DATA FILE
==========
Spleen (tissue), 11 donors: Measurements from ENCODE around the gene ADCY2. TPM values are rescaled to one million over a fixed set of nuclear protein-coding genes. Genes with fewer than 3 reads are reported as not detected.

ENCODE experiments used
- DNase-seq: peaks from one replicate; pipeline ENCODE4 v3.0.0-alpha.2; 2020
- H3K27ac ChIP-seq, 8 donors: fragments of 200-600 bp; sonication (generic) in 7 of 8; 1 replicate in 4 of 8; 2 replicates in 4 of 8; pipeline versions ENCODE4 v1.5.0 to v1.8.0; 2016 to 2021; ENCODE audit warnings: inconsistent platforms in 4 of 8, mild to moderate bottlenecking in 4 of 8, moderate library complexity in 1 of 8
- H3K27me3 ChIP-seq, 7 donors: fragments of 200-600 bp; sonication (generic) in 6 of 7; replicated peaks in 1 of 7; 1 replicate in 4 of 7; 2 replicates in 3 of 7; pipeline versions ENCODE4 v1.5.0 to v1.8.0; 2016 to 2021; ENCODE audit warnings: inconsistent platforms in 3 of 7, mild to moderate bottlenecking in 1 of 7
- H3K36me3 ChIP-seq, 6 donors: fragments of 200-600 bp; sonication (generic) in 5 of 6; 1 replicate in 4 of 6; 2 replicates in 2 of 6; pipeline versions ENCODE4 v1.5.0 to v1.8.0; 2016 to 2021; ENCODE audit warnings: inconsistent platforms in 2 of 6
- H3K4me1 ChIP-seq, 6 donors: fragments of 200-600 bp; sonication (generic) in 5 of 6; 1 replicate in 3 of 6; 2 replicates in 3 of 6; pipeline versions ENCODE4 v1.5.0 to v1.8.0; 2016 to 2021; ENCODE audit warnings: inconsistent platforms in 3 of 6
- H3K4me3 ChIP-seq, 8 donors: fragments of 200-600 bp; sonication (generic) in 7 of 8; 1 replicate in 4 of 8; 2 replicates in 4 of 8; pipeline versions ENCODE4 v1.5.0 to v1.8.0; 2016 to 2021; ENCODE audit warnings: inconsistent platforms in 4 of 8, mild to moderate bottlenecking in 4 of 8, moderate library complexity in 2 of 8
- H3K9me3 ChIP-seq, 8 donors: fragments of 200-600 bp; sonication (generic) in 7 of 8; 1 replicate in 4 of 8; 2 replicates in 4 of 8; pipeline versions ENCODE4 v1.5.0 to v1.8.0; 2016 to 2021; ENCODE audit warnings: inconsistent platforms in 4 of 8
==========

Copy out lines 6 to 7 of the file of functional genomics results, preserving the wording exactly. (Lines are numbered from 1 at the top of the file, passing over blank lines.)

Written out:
- H3K36me3 ChIP-seq, 6 donors: fragments of 200-600 bp; sonication (generic) in 5 of 6; 1 replicate in 4 of 6; 2 replicates in 2 of 6; pipeline versions ENCODE4 v1.5.0 to v1.8.0; 2016 to 2021; ENCODE audit warnings: inconsistent platforms in 2 of 6
- H3K4me1 ChIP-seq, 6 donors: fragments of 200-600 bp; sonication (generic) in 5 of 6; 1 replicate in 3 of 6; 2 replicates in 3 of 6; pipeline versions ENCODE4 v1.5.0 to v1.8.0; 2016 to 2021; ENCODE audit warnings: inconsistent platforms in 3 of 6